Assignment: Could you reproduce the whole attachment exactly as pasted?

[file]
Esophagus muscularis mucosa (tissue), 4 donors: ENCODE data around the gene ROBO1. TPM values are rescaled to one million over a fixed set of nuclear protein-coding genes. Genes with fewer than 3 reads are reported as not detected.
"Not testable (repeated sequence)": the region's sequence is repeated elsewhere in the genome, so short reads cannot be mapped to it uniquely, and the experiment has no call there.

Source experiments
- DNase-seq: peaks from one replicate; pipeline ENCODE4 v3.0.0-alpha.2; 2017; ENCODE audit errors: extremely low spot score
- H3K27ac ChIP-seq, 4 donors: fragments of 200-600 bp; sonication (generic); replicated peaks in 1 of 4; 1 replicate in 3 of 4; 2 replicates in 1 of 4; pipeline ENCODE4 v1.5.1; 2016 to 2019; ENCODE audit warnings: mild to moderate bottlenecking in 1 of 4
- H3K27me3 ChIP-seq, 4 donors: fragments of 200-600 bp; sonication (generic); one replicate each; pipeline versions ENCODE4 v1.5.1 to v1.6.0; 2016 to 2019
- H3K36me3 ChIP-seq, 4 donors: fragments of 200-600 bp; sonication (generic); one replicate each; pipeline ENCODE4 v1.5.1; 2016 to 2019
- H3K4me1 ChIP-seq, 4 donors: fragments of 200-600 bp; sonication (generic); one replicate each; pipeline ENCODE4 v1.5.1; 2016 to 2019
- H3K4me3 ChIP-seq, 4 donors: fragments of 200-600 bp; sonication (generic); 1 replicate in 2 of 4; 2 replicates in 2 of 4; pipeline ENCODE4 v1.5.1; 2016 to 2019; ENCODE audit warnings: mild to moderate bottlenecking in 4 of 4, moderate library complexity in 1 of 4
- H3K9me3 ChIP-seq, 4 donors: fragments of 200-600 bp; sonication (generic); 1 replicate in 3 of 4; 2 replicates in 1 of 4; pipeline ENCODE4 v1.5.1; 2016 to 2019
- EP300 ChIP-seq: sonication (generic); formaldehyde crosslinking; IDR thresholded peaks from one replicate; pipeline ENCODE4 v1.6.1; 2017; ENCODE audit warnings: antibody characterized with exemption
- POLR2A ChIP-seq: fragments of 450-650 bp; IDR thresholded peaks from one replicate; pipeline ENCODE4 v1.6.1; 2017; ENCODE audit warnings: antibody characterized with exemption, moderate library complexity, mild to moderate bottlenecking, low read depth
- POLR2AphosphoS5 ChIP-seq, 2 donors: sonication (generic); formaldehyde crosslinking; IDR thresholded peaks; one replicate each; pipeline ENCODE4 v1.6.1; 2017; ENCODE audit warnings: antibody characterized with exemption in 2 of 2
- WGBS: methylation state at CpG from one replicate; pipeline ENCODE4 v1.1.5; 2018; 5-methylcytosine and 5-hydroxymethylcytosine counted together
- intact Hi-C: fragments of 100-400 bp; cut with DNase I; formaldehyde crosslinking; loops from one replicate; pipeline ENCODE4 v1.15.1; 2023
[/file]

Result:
Esophagus muscularis mucosa (tissue), 4 donors: ENCODE data around the gene ROBO1. TPM values are rescaled to one million over a fixed set of nuclear protein-coding genes. Genes with fewer than 3 reads are reported as not detected.
"Not testable (repeated sequence)": the region's sequence is repeated elsewhere in the genome, so short reads cannot be mapped to it uniquely, and the experiment has no call there.

Source experiments
- DNase-seq: peaks from one replicate; pipeline ENCODE4 v3.0.0-alpha.2; 2017; ENCODE audit errors: extremely low spot score
- H3K27ac ChIP-seq, 4 donors: fragments of 200-600 bp; sonication (generic); replicated peaks in 1 of 4; 1 replicate in 3 of 4; 2 replicates in 1 of 4; pipeline ENCODE4 v1.5.1; 2016 to 2019; ENCODE audit warnings: mild to moderate bottlenecking in 1 of 4
- H3K27me3 ChIP-seq, 4 donors: fragments of 200-600 bp; sonication (generic); one replicate each; pipeline versions ENCODE4 v1.5.1 to v1.6.0; 2016 to 2019
- H3K36me3 ChIP-seq, 4 donors: fragments of 200-600 bp; sonication (generic); one replicate each; pipeline ENCODE4 v1.5.1; 2016 to 2019
- H3K4me1 ChIP-seq, 4 donors: fragments of 200-600 bp; sonication (generic); one replicate each; pipeline ENCODE4 v1.5.1; 2016 to 2019
- H3K4me3 ChIP-seq, 4 donors: fragments of 200-600 bp; sonication (generic); 1 replicate in 2 of 4; 2 replicates in 2 of 4; pipeline ENCODE4 v1.5.1; 2016 to 2019; ENCODE audit warnings: mild to moderate bottlenecking in 4 of 4, moderate library complexity in 1 of 4
- H3K9me3 ChIP-seq, 4 donors: fragments of 200-600 bp; sonication (generic); 1 replicate in 3 of 4; 2 replicates in 1 of 4; pipeline ENCODE4 v1.5.1; 2016 to 2019
- EP300 ChIP-seq: sonication (generic); formaldehyde crosslinking; IDR thresholded peaks from one replicate; pipeline ENCODE4 v1.6.1; 2017; ENCODE audit warnings: antibody characterized with exemption
- POLR2A ChIP-seq: fragments of 450-650 bp; IDR thresholded peaks from one replicate; pipeline ENCODE4 v1.6.1; 2017; ENCODE audit warnings: antibody characterized with exemption, moderate library complexity, mild to moderate bottlenecking, low read depth
- POLR2AphosphoS5 ChIP-seq, 2 donors: sonication (generic); formaldehyde crosslinking; IDR thresholded peaks; one replicate each; pipeline ENCODE4 v1.6.1; 2017; ENCODE audit warnings: antibody characterized with exemption in 2 of 2
- WGBS: methylation state at CpG from one replicate; pipeline ENCODE4 v1.1.5; 2018; 5-methylcytosine and 5-hydroxymethylcytosine counted together
- intact Hi-C: fragments of 100-400 bp; cut with DNase I; formaldehyde crosslinking; loops from one replicate; pipeline ENCODE4 v1.15.1; 2023